The other important reason for the private sector to align with Medicare is: As Medicare reimbursement becomes increasingly restricted, providers will try to make up that shortfall elsewhere. If they have the market power, providers will negotiate higher reimbursement from the private sector.
There is also a tremendous amount of innovation occurring in the private sector and, ideally, it will lead the way to future reforms that Medicare may consider. I think of it as a two-sided relationship where both sectors influence each other. That's healthy.
I would expect that hospitals already are working hard to put systems and processes in place to perform well on the measures that CMS will track. Pay for performance, value-based purchasing and other payment programs and incentives that are connected to performance are going to spur investment in making the tracking of quality information more automated. We're working toward being able to provide the CFO or the CEO with a dashboard of near real-time information on how the organization is performing.
There is a big effort under way to experiment with care delivery that will lead hospitals to perform better under these risk-based reimbursement arrangements.
Some of this is going on at the physician level, especially where there are experiments around medical homes; care coordination is supposed to move toward better tracking of these issues as well. Because we all respond to incentives in different ways, there's probably a lot of thought among providers about how to minimize the downside in the risk. Unfortunately, almost every form of payment is "gameable" in some form of perverse incentives.
There's also a lot of emphasis in negotiations around new forms of payment that provide physicians and hospitals with an upside only. This is a baby step toward two-sided risk, where providers stand to both gain or lose as do the payers, which some people think will be a more potent approach to inspiring better care at more contained cost.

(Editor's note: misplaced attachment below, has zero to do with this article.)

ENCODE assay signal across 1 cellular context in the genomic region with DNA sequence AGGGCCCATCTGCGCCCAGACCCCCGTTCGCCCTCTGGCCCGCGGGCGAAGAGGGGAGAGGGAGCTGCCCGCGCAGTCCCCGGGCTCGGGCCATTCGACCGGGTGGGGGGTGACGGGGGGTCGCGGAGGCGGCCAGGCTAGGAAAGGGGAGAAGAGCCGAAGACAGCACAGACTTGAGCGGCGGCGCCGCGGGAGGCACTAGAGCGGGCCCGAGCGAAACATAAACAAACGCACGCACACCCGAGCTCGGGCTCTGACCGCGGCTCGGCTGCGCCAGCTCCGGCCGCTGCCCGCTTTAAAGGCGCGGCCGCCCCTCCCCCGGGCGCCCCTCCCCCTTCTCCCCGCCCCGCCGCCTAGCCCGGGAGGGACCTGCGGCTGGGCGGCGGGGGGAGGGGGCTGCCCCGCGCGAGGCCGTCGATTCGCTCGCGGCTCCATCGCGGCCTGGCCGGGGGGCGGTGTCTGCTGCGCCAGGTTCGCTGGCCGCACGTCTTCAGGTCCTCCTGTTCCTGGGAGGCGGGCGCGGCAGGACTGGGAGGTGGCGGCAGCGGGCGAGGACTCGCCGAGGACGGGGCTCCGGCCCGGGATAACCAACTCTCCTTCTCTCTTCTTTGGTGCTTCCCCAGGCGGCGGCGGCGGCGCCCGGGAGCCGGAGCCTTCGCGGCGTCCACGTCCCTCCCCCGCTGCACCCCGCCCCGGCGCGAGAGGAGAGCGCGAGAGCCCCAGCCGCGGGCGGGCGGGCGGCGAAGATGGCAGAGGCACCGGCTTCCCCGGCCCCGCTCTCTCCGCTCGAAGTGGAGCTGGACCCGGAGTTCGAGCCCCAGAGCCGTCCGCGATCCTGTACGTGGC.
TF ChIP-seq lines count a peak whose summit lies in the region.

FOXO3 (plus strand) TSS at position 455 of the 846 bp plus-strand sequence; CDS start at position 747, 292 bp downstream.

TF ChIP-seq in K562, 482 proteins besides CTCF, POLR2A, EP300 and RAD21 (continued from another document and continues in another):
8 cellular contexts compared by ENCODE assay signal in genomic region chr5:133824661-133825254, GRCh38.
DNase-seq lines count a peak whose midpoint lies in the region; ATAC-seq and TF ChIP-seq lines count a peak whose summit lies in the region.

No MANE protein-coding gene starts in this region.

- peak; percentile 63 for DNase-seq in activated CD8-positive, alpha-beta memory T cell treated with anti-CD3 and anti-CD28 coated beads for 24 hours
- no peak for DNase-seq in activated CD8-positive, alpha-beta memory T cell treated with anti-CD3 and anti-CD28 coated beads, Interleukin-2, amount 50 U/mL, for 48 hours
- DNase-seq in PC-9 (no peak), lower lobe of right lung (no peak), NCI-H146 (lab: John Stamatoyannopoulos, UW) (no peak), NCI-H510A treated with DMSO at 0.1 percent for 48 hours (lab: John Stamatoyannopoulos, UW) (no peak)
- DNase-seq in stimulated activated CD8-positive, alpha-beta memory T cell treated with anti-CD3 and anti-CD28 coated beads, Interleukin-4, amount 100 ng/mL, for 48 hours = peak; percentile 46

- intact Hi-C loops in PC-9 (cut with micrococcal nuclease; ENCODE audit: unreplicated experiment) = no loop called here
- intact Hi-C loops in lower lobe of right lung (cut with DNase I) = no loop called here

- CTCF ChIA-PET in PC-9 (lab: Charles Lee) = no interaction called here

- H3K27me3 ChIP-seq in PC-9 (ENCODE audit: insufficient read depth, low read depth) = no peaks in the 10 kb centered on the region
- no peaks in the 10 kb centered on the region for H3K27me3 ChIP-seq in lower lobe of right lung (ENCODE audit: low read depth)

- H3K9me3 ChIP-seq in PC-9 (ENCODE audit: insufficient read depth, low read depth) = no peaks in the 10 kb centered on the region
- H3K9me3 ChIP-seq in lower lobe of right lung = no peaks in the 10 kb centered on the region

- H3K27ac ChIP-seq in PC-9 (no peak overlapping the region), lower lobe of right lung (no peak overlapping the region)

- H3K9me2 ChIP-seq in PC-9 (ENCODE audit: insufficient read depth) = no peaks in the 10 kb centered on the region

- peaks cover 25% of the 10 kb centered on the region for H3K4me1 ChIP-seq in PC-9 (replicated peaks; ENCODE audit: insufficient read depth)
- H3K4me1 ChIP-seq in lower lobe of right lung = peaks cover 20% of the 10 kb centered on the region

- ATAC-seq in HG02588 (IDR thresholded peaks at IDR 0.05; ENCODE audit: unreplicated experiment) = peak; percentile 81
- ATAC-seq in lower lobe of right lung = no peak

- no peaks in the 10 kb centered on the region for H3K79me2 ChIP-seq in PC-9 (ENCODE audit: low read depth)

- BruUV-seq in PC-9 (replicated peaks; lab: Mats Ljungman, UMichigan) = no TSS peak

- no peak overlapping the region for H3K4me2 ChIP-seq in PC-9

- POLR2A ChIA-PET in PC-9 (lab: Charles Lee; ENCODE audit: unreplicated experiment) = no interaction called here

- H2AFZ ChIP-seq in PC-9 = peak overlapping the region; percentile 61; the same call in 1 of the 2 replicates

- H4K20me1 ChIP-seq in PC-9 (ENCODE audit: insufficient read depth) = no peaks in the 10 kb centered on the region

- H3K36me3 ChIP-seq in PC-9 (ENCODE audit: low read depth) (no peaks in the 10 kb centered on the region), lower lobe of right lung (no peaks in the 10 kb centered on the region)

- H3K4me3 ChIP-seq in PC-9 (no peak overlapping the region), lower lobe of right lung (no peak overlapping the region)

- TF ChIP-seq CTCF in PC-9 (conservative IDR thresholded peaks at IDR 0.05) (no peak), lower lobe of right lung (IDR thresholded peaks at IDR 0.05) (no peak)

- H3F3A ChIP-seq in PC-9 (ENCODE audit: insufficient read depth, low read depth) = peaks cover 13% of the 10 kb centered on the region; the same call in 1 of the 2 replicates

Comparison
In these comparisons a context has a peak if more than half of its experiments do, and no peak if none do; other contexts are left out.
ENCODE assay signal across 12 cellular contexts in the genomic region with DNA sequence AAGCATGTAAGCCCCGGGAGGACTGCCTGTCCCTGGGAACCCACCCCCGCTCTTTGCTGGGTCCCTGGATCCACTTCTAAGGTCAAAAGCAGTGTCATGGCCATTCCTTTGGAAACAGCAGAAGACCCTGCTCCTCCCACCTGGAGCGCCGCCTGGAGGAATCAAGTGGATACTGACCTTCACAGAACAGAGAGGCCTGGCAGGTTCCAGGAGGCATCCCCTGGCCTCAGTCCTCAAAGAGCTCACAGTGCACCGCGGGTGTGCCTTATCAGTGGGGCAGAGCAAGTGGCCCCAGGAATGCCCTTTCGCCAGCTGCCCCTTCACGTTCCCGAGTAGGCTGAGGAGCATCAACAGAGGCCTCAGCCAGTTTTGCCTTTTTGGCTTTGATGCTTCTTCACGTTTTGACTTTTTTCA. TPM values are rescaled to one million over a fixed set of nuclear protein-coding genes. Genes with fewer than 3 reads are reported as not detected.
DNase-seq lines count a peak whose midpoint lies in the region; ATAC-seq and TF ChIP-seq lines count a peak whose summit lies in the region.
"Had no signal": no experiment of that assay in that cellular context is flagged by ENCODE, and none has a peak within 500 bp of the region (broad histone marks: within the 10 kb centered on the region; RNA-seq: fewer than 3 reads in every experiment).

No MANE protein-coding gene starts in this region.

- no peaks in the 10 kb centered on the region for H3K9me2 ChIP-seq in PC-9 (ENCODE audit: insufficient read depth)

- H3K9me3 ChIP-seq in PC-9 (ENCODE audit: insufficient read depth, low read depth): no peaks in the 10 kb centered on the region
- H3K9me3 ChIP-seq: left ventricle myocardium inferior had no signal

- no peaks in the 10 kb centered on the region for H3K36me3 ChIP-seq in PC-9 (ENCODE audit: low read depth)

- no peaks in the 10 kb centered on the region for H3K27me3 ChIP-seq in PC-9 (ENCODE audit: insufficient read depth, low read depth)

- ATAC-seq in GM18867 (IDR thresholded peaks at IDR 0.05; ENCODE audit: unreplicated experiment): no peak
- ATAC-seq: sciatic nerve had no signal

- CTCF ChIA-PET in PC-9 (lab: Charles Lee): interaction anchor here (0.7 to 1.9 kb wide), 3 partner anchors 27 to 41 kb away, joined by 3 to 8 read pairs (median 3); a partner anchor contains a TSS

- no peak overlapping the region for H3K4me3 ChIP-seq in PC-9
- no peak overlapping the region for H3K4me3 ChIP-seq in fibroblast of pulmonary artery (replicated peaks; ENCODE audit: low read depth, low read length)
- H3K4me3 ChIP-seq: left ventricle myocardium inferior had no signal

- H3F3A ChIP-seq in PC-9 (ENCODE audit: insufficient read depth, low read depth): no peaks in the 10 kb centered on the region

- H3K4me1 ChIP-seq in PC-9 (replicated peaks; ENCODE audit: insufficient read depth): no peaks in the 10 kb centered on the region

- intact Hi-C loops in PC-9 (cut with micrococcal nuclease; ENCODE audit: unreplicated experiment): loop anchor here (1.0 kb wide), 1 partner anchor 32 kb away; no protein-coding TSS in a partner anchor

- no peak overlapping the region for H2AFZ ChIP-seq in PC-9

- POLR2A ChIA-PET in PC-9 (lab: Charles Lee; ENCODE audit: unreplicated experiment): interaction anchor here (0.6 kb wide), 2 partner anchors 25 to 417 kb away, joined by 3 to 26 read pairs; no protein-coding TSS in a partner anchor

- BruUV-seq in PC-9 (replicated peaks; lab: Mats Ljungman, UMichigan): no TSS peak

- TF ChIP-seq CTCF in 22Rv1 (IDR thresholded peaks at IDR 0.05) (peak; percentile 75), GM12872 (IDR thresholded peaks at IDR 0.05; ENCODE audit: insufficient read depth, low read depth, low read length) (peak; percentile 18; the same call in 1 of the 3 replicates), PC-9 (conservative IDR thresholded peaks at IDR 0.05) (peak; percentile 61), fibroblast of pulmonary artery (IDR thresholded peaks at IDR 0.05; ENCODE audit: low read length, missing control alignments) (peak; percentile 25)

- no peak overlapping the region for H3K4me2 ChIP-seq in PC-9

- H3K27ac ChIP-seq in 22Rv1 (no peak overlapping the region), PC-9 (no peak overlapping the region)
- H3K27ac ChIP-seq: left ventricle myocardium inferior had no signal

The employers and other health care purchasers we work with are going to pair patients with education and information, coaching and decision support as well as financial incentives to make choices tending toward higher quality and more efficient providers.
Employers are good and ready. The question is: Are health plans ready and willing to do what it takes to negotiate new forms of payment with providers when, oftentimes, health plans are protective of their provider contracts and wary about reopening contract negotiations?
It's a bridge we have to cross because if you want to make new forms of payment sustainable beyond the first year of contract, they have to provide some kind of win-win.
CV: Executive director of Catalyst for Payment Reform, an independent, nonprofit corporation working for large health care purchasers to spur better care, payment models and value. Serves on the National Commission on Physician Payment Reform; founding CEO of the Leapfrog Group.
What she wants: "I'd like to help create an environment that's more conducive to improvement."
Greatest achievement: "That people now take public reporting on health care performance as a given."
What she'd change about health care: "To understand what value I'm getting for every health care dollar I spend."